Two Hamtramck installations invite you inside

Arts / Article

The two installations on display this month in Hamtramck couldn’t be more different from one another:  Scott Hocking‘s chaotic Tartarus is a crowded and dirty underworld, while Marcelyn Bennett-Carpenter‘s elegant Turn is an ordered, minimalist paradise.  But both invite you to explore and revel in the total environments they create, and as it turns out, Heaven and Hell are just a few streets from each other (and only open on Saturdays).

Scott Hocking is known for creating large-scale installations in some of Detroit’s vast, abandoned spaces, like the stunning Ziggurat, erected in the Fisher Body Plant in 2008. Tartarus is on view at the Public Pool Artspace, a 900-square foot storefront on Caniff (formerly occupied by Design 99 and now managed by writer and Kresge Fellow Steve Hughes). In Greek mythology, Tartarus is the lowest level of the underworld, and Hocking conjures this stygian realm by grounding it in contemporary Detroit grit. The space houses several fallen trees, their branches suffocated by innumerable, dirty plastic bags collected from the city’s streets. The dense arrangement of trees, refuse, and other objects (like sewer grates and a forlorn kids’ pool full of dirty water) creates an immersive, unfolding urban jungle that manages to feel at once heartbreaking and surprisingly playful.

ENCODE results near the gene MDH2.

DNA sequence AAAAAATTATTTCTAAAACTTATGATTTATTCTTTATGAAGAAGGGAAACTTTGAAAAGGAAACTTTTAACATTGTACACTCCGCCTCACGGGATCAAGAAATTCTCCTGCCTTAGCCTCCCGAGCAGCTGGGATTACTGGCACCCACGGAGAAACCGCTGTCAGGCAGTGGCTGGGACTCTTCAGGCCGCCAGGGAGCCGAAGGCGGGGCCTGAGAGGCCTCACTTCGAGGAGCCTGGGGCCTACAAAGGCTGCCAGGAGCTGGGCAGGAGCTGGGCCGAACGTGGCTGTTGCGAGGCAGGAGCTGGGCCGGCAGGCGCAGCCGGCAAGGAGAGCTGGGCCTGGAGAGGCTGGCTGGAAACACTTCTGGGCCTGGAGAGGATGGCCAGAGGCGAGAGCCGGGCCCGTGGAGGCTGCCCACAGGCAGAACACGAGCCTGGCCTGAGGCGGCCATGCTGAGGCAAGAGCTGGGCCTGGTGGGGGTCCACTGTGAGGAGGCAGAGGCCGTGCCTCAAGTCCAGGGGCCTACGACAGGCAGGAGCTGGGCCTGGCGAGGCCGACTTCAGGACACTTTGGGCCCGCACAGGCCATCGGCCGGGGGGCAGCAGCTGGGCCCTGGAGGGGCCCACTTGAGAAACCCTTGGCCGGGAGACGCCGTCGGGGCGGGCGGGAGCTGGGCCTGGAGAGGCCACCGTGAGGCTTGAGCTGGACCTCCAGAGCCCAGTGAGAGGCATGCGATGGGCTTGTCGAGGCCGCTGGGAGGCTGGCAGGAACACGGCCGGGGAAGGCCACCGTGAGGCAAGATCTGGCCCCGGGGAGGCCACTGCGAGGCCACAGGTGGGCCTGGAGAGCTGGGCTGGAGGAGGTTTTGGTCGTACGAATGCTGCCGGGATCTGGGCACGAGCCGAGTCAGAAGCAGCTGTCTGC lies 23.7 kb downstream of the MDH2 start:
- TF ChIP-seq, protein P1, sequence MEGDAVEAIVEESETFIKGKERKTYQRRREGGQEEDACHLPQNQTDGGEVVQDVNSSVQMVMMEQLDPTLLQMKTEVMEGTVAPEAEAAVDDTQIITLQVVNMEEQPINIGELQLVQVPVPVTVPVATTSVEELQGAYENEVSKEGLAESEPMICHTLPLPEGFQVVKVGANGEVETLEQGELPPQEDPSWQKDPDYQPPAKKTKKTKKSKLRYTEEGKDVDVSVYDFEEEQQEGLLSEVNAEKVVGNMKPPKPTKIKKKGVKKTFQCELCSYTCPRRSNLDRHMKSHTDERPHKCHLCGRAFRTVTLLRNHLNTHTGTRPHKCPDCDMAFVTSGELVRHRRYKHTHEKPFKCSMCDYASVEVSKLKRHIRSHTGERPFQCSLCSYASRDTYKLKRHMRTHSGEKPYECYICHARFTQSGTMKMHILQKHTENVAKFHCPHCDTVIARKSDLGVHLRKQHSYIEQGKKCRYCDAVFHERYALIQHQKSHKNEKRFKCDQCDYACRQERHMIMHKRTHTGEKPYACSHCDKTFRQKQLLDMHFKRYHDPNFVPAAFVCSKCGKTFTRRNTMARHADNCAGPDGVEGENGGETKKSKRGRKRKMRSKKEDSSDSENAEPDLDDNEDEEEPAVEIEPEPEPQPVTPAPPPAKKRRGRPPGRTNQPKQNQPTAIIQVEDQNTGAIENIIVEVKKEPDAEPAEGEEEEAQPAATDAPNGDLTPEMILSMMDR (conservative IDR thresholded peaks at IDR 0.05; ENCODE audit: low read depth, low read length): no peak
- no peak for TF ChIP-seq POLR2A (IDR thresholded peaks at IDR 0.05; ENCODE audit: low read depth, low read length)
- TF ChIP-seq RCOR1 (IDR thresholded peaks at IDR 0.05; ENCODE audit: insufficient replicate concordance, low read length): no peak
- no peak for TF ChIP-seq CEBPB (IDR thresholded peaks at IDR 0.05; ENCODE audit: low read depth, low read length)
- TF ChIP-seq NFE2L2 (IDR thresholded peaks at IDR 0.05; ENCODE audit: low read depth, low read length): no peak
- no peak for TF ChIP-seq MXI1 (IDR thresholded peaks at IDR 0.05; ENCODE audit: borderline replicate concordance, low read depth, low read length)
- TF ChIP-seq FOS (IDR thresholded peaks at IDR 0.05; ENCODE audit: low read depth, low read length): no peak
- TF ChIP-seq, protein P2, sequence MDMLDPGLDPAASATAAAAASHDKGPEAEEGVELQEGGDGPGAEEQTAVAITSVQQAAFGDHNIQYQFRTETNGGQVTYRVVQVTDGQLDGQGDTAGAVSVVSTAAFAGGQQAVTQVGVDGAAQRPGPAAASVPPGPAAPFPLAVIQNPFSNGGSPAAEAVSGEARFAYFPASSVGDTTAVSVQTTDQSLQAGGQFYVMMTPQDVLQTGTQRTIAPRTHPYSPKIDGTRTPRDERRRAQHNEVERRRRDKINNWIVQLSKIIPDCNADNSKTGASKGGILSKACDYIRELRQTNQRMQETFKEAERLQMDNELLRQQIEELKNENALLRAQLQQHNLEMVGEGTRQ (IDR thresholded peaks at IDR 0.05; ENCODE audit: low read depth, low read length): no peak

A few streets away, at Steve Panton‘s 2739 Edwin gallery, Marcelyn Bennett-Carpenter has transformed a second-story loft space in a one-time mattress factory into a thing of startling, sublime beauty. Turn consists of hundreds of fine, translucent elastic bands that stretch from the floor to the 14-foot high ceiling. The tensile bands have been arranged to form elegant, curving shapes and intersecting lines. As you move through the white-walled room, you’re enveloped in snug, yet airy, spaces defined only by the tall, taut, light-catching strands, and when you turn, they shimmer. The artist encourages you to touch them, to spread them apart, even to poke through the gaps you create.  Some have snapped as a result and dangle, but Bennett-Carpenter doesn’t mind; the piece evolves, and the dangling bands remind you that others have played there too.

Tartarus is on view on Saturdays from 1 – 6 pm until April 30 at the Public Pool, 3309 Caniff, Hamtramck; (313) 405-POOL; Turn, on view until April 23, is also open on Saturdays from 1 – 6 (or by appointment) at 2739 Edwin, Hamtramck;  There is an artist’s talk and gallery tour this Saturday, April 9, from 6 to 8 pm.